Wrenching on your bike is great fun and there is immense satisfaction looking back at a tangible machine you’ve created. Additionally, performing your own work is often cheaper than paying for professional labor if you consider your own time to be free. When you do it yourself, you complete the work on your own schedule, gaining knowledge, pride, and a deeper understanding of your bike as a result.
However, not everyone has the time, space, tools, or skills to complete every aspect of a build on their own. That’s okay, too. If you count yourself among these ranks, you may instead have the funds to support a build financially and still execute the design you want using professional assistance.
Whether your time is more valuable to you than the hourly rate you would pay for a certain job, or you aren’t confident you have the skills to get it done without help, it’s recommended contracting out certain work to fabricators, painters and engine builders. You may have to do a little digging to tap into the network of professionals that welcome retro work and are willing to execute on your unique vision, but it can be worth the hunt.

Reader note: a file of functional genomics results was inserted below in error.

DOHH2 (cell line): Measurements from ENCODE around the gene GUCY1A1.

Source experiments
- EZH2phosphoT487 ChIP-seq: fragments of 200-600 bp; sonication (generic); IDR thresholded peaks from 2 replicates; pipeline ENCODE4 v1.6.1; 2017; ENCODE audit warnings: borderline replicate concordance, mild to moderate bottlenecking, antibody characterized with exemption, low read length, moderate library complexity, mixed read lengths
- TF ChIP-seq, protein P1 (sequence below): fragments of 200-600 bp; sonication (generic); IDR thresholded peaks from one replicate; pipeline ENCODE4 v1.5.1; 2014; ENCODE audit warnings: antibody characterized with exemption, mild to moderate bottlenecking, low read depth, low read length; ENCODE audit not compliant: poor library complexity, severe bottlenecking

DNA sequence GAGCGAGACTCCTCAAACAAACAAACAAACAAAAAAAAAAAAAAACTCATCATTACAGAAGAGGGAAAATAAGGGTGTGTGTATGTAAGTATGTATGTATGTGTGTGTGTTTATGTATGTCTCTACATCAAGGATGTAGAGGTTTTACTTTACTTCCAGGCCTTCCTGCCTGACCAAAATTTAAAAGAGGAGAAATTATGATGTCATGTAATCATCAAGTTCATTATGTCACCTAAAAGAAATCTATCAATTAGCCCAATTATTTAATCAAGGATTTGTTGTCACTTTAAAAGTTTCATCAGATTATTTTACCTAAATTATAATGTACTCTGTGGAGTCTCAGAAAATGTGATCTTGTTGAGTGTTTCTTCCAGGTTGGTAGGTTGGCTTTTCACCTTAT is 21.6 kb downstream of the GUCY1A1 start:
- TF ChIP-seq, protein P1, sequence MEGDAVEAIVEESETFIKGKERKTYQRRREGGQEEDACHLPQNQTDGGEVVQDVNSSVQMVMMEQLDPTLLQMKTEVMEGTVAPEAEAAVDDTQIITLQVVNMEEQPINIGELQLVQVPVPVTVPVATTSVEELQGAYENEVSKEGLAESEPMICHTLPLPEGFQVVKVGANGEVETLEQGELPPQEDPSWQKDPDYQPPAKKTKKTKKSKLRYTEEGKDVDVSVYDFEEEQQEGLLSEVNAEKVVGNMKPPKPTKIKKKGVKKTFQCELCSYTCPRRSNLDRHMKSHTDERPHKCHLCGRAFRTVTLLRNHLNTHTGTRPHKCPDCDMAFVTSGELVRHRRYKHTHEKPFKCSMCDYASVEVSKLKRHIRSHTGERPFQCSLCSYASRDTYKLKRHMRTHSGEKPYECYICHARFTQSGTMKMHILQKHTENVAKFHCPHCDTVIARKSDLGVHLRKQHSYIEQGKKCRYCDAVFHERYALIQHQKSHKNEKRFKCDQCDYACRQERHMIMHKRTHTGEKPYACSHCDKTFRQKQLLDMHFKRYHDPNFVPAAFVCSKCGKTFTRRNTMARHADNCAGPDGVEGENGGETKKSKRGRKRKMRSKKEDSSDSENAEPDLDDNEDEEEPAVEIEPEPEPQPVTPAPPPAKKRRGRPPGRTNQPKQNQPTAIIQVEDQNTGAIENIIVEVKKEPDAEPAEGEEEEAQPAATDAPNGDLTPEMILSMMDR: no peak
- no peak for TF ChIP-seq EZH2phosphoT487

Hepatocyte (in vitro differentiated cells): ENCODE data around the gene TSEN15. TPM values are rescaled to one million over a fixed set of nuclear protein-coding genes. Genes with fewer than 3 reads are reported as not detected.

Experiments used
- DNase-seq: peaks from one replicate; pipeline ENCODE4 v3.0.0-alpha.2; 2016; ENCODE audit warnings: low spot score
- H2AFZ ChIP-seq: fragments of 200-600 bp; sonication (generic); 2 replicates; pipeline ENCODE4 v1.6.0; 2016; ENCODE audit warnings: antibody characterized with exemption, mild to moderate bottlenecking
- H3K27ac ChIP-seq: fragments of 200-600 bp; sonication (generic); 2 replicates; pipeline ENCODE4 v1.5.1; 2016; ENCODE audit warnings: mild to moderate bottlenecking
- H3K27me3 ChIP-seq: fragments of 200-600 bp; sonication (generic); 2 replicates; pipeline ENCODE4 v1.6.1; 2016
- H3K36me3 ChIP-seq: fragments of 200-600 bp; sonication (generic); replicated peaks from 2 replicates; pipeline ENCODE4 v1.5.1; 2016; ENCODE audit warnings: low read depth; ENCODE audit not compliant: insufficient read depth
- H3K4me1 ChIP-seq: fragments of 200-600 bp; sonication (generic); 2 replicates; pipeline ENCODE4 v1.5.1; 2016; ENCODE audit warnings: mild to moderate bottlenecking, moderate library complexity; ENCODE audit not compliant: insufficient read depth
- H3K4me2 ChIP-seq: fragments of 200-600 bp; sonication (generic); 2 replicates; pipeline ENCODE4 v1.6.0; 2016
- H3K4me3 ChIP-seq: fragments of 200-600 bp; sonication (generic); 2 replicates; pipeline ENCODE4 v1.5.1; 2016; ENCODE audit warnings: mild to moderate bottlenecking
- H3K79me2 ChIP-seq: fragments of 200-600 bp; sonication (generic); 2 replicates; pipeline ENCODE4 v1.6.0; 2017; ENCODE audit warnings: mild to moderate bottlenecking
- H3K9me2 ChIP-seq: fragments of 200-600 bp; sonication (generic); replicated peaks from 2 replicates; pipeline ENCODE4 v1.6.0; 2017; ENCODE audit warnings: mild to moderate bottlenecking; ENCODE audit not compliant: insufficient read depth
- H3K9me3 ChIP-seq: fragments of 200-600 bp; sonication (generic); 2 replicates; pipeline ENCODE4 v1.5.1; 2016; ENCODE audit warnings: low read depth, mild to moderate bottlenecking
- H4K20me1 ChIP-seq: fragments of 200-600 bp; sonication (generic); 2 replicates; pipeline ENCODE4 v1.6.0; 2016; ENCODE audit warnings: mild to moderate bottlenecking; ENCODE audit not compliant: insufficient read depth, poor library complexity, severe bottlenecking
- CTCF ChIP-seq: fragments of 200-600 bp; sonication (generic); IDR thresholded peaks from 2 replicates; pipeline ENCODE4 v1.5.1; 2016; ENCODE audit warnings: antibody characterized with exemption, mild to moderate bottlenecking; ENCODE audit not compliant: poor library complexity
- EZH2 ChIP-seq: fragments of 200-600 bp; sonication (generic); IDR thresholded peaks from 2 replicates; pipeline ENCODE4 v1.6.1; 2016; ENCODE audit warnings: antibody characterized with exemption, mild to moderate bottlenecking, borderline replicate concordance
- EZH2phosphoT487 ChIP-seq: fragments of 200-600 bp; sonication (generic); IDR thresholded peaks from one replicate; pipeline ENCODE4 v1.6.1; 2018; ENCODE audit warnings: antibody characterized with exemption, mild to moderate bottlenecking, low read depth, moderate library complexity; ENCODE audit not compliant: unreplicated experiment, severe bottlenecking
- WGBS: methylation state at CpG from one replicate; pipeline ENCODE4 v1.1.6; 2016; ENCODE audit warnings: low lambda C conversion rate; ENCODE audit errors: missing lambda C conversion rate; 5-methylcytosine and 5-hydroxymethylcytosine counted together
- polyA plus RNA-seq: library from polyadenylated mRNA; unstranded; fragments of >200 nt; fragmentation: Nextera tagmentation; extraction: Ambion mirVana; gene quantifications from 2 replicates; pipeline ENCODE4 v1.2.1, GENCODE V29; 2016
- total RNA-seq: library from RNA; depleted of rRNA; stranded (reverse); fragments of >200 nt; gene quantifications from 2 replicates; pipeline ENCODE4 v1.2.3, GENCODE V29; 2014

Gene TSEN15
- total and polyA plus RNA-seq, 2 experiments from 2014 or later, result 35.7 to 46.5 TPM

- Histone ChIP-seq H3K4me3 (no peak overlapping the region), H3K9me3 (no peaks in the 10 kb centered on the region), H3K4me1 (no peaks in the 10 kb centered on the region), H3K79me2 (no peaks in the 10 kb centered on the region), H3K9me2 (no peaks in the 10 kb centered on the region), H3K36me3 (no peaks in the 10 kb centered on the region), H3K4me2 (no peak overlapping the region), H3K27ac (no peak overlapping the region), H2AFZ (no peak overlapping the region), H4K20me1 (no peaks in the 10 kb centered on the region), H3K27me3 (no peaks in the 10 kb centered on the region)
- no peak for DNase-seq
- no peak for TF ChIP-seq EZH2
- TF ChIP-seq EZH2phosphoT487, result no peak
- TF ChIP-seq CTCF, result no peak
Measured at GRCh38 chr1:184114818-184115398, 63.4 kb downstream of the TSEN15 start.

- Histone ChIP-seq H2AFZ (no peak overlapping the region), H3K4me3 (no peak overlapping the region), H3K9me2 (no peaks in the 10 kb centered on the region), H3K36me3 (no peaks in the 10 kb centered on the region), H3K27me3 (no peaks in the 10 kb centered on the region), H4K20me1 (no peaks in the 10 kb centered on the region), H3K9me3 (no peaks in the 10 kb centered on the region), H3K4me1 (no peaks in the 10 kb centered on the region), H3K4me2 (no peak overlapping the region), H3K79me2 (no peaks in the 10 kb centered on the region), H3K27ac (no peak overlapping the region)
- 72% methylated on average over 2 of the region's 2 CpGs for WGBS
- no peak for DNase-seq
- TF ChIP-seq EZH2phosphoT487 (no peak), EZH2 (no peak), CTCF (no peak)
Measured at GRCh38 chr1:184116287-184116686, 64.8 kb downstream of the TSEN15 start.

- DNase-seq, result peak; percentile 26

Paying a professional should not be considered selling out either. Many professional builders still farm out specific tasks in areas they aren’t particularly skilled or interested in. If you follow this path, you’ll still experience all the joy of creating a design and working on the specific parts of the build that interest you most.
If you are a first timer, the quality that professionals can deliver should inspire confidence in your machine. Because they are trained to do the work and have years of experience, the outcome will likely be showroom quality and more reliable than what you could produce on your first or second try. They’ll also do the job right in most cases, where you could overlook small details that could become big problems down the road.
For what it’s worth, you can build a custom motorcycle without getting your hands dirtier than you want to. The one hiccup is finding trusted professionals to do a good job. Be prepared to do your research, ask around, and expect a bit of trial and error. However, it’s a pretty good bet you’ll want to do as much as possible on your own once you get started.